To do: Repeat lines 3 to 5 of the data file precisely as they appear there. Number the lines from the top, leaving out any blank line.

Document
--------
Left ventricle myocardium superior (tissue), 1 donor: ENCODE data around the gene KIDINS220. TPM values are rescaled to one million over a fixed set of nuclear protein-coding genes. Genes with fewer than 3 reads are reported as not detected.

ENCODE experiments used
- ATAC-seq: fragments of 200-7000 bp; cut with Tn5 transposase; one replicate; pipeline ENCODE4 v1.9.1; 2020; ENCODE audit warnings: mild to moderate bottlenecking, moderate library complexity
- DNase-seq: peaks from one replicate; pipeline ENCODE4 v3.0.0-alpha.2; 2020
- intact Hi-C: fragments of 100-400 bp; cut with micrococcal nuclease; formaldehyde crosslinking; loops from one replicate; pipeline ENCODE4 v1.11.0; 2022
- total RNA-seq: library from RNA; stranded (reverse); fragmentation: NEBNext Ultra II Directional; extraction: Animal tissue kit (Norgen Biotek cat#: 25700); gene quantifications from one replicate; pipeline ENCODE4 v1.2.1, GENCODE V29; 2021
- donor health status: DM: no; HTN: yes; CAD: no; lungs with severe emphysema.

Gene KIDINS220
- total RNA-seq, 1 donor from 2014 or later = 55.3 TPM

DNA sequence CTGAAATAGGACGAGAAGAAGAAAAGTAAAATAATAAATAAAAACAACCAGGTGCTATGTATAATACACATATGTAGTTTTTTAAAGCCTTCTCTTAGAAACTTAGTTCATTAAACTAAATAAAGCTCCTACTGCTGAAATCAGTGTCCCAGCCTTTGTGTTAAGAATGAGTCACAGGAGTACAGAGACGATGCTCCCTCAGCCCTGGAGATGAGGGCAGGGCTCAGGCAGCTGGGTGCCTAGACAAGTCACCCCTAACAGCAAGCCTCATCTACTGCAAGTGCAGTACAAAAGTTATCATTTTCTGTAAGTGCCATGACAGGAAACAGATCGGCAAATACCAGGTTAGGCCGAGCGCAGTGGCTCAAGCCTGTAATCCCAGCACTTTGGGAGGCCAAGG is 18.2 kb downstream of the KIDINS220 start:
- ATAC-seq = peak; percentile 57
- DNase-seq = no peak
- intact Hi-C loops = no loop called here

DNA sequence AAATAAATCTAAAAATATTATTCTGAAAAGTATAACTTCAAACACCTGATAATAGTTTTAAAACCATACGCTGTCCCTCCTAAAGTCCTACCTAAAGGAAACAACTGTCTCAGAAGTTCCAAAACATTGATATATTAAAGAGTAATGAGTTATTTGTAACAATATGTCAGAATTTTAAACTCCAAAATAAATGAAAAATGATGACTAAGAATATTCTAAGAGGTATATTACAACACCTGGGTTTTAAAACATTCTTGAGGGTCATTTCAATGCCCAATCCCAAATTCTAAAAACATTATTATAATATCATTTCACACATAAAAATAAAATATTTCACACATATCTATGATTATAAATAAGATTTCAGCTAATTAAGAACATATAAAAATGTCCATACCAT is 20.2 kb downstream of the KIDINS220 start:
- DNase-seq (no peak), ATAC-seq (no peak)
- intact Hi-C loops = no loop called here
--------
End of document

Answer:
- ATAC-seq: fragments of 200-7000 bp; cut with Tn5 transposase; one replicate; pipeline ENCODE4 v1.9.1; 2020; ENCODE audit warnings: mild to moderate bottlenecking, moderate library complexity
- DNase-seq: peaks from one replicate; pipeline ENCODE4 v3.0.0-alpha.2; 2020
- intact Hi-C: fragments of 100-400 bp; cut with micrococcal nuclease; formaldehyde crosslinking; loops from one replicate; pipeline ENCODE4 v1.11.0; 2022